What are Heel Fissures?

Essentially, a heel fissure is a callus crack that forms in the bottom of the heel, usually near the bottom of the back of the heel. So, what exactly causes heel fissures? Most of the time, this type of crack appears in the winter for people who lived in colder climates, but it can also be seen in the summer when people wear a lot of sandals and other types of shoes that allow for open exposure to the air while simultaneously causing rubbing against the bottom of the heel. What usually happens in this condition is that there is a loss of moisturization to the heel tissue. In the wintertime, this occurs because people sweat less because they are not trying to reduce or get rid of excess body heat so most of that heat stays towards the core of the body and there’s less sweating in the extremities. This allows for decreased production not only of actually sweat moisture, but also the natural oils and allowed the skin to become lubricated.

In the summertime, the same phenomenon occurs not necessarily because there’s a loss of sweating because the sweating is normal. The production of oil glands is normal. There’s a combination of evaporation that occurs with air exposure and wind exposure onto the heel tissue and cells such as when you are wearing sandals. As well as the fact that while wearing sandals, there’s a certain looseness of the heel across this material and allow these essential oils will get rubbed off of the heel tissue and will essentially either soak into the leather or the lining of the shoe itself or just simply be removed. The end result of this loss of moisturization to the heel is a thickening of the heel tissue. Within that thickening, linear cracks can form which are essentially lines that can deepen. In severe cases, as the callus around these lines thickened up, the cracks can go all the way down to the base of the skin. As pressures applied with walking, these cracks will split open and that causes a bit of a tearing effect in its space which can lead to pretty significant amount of pain as one is walking with these cracks and these fissures.

How to treat heel fissures

Treatment for this condition is very difficult to say the least. This is a chronic condition for a lot of people in the wintertime and it’s hard to keep under control. It requires daily vigilance to keep the heel tissue well moisturized. You need to use a good moisturizer at least once if not twice a day. The nighttime application of the moisturizer will typically need to be done under the cover of a sock because that will allow a lot of the moisture to be retained when you place them underneath a cover. In extreme cases, you can use something like saran wrap to keep that moisturization in place, but for the vast majority of people, just simply wearing socks when you go to bed will do. Certainly, in the wintertime, that feels more comfortable. That helps to keep the tissue better moisturized. The thicker the cream, usually the better it is as far as whether it can fill those cracks and those crevices and help to moisturize the space in between there. Creams with urea or lactic acid are usually superior to more the water glycerin-based moisturizing creams. Some of those creams are also more available in prescription preparations rather than over-the-counter preparations.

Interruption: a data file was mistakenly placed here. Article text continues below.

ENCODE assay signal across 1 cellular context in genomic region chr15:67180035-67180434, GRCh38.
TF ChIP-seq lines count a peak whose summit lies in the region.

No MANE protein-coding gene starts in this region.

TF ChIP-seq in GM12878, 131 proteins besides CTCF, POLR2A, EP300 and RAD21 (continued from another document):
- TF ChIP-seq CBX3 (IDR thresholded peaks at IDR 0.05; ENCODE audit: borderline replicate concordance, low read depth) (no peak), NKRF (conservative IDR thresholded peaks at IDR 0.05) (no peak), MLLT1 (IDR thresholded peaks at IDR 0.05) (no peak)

In addition to moisturizing the heel, controlling some of the pressure and the forces that go across the heel are also very helpful in reducing some of the splitting and some of the callus production in the first place. The use of a gel heel pad one that simply is a pad sort of a U-shape without an opening that fits underneath the heel can help displace some of that pressure and they reduce some of the production of strain that goes through the heel and the skin tissue itself to allow to split. In some cases, the use of a prescription orthotic which actually stabilizes the heel tissue and supports it and lateralizes the pressure and the strain of walking away from the heel tissue itself. Sometimes it’s also be an answer to reducing this pressure. Now, the combination of reducing the pressure and increasing the moisturization is often effective for a lot of people, but you have to be very vigilant about this each and every single day. Otherwise, these heel cracks will continue to form. Sometimes it gets thick enough that they need to be trimmed down. I don’t generally tend to recommend that most people do this on their own because it’s very easy to cut into good skin tissue and create a bigger problem or even start an infection, especially if one is diabetic which is a big no-no.

If they become that painful, that thickened, it’s probably best just to simply go see a podiatrist and they will be able to take care of that and reduce that. Also offer further solutions including possible prescription moisturizers to reduce the production of this callus or this crack in order to get it to feel better. They have come up with a number of other novel treatments. Currently available is sort of a sleeve or a sock that has medicated base to it that basically fits around the heel and the ankle and this medicated base sits right where the heel tissue is at in order to reduce some of the cracking and some of the callus production overnight. I currently have this condition myself so I’m trying these products out and if I find one that I think is particularly effective, I will certainly make my recommendations to everybody. As I said, this is a tough condition to treat. It’s very common and just requires daily vigilance and skin care in order to reduce it.

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